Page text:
That’s the sound of the chain gang

We awoke this morning to a stench that neither of us could describe. This is the kind of dilemma that would naturally bother Marce more than me. I find that her finely honed olfactory is skewed more toward detecting the offensive spectrum, and she’s good at it. There’s a small river or creek that feeds into the head waters of Clarkes Court Bay, which is where we are anchored, that if you dinghied up you’d find a small shack rum distillery. They discharge every Monday. Sometimes I think the locals sit back and wait with a sly smile on their faces.


Across the Bay is Clarkes Court Bay Marina run by Bob and that is where Budget Marine wanted to deliver our new expensive Italian anchor chain. Bob said just pull right up and the wheelbarrow is around back. I told him I’d give him our old rusty chain. Nice guy, that Bob.

Marce called Budget and they said sure, we’ll be there in an hour. An hour! We have three hours worth of work to do but you can’t say no so it’s back to Escape Velocity and a frenzy of activity to up anchor and run over to the T dock and tie up, something we hadn’t done in so long we’d forgotten where the docklines were.



Luckily the day before at his birthday celebration in a charming little open air restaurant called Little Dipper up on a steep hillside, our dear friend Mark from Macushla foolishly volunteered to help and was soon knee deep in some heavy lifting.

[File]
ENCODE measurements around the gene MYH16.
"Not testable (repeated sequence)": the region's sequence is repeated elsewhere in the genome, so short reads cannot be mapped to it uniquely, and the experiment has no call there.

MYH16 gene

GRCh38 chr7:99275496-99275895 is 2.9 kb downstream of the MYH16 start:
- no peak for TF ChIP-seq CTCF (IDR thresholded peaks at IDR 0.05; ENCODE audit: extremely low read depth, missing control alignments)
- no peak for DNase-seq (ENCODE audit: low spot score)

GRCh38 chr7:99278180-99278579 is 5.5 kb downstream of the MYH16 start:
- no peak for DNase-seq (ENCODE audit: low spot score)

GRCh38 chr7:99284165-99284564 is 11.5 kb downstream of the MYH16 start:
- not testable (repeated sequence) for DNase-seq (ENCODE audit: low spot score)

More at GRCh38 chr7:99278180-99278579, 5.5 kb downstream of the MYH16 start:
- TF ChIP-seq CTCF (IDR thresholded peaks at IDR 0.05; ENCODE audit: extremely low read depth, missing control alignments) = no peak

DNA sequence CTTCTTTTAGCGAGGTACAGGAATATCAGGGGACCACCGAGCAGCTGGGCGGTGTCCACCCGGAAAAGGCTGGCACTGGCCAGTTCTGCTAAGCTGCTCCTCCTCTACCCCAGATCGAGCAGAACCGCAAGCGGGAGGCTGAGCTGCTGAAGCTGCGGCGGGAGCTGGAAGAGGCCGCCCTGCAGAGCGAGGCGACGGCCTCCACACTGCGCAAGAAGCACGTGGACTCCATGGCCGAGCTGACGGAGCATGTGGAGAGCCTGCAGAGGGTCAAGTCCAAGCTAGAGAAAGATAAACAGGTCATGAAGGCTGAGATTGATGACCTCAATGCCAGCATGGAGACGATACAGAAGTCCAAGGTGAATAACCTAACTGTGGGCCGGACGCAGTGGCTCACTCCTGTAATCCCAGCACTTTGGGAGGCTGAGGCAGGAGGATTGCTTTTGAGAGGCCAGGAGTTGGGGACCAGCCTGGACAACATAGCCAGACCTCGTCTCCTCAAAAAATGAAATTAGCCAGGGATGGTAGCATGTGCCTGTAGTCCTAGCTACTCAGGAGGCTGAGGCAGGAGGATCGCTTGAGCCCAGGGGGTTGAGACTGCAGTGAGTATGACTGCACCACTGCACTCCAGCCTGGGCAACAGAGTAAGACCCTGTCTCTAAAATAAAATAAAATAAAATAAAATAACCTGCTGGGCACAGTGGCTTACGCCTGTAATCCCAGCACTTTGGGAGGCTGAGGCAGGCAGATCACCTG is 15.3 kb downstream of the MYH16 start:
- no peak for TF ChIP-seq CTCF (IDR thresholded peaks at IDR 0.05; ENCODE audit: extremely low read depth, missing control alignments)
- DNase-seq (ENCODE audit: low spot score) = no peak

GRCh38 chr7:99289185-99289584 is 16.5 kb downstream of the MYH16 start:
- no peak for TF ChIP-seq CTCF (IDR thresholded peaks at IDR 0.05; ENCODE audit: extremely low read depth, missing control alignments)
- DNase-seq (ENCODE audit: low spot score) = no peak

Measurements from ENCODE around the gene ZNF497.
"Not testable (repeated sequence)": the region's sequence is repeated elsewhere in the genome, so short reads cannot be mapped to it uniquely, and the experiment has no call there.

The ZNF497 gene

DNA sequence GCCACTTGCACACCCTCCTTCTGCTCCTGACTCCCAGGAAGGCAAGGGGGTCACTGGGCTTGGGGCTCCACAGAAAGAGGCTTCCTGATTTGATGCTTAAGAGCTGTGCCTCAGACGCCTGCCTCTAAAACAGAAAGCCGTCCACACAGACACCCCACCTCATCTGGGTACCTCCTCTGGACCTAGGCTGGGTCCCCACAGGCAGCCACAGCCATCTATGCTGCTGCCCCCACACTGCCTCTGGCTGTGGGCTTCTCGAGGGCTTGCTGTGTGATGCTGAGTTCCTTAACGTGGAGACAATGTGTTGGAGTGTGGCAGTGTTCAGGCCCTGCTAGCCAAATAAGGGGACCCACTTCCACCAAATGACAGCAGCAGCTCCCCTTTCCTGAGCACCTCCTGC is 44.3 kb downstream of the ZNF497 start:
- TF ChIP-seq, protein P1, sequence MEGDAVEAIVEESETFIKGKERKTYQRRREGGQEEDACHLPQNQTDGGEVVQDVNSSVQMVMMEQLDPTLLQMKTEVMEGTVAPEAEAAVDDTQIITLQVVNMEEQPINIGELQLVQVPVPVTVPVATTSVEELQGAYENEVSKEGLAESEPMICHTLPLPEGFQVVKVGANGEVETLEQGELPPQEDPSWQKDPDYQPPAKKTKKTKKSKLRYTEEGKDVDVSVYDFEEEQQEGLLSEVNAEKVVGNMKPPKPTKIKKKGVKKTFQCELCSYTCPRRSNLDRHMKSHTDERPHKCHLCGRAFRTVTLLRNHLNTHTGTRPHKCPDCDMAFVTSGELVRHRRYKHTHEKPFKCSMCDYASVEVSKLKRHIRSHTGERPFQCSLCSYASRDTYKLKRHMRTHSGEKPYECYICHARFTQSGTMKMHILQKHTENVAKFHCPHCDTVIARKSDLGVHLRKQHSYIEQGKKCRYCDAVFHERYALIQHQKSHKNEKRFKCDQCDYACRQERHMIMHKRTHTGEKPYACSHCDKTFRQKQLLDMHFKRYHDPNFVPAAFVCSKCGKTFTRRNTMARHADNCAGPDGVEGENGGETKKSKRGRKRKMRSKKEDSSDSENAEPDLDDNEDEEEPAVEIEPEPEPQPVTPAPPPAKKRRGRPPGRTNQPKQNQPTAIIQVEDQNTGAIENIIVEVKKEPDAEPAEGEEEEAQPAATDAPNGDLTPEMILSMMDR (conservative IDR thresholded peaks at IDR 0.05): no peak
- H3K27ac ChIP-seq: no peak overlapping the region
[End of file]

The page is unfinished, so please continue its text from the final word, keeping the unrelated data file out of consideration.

EV didn’t give up her old rusty chain without a fight. I pulled every foot of nasty old chain, in reality only four years old, out of the chain locker, unbolted the bitter end, and passed the chain over to Mark to be wheelbarrowed down the dock for Bob.


The new chain was inspected and piled up in the wheelbarrow, once again with Mark grabbing the heavy handles, a terrible strain all the way down the dock.


It was at about this time that we found out that the beefy stainless steel anchor swivel that was bolted to the anchor was not interested in being unbolted. Upon closer inspection we found the swivel was no longer serviceable so a temporary shackle was pressed into duty.


We measured the new chain and marked it in 25-foot increments.



After changing the chain gypsy back to the old one, which I’ve been assured is the correct one for our new silvery expensive Italian chain, I pushed the up button on the windlass and wound in 275 feet of new chain out of the wheelbarrow on the dock into the chain locker on EV in a couple of minutes. Only a long distance cruiser could be excited about this.

We’d decided to re-anchor down the bay to avoid stench, flies, and no wifi, in no particular order. If you’re reading this then we were successful but the jury is still out on any improvement in anchoring efficiency.

We capped the day off at Bob’s happy hour with burgers, fries, and Caribes. It seemed like a family reunion when crew after crew of fellow Mantas and other friends started climbing the three steps into the octagonal bar. Hugs, hardy handshakes, manly back slaps, and lots of smiles. Great fun. Wish you were here.



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2 Responses to That’s the sound of the chain gang

  1. Nancy

    Yay! New anchor chain! Wish we could be there to celebrate too.

  2. Karen sherer

    As always….Loved your latest story…sounds so great to follow your dream

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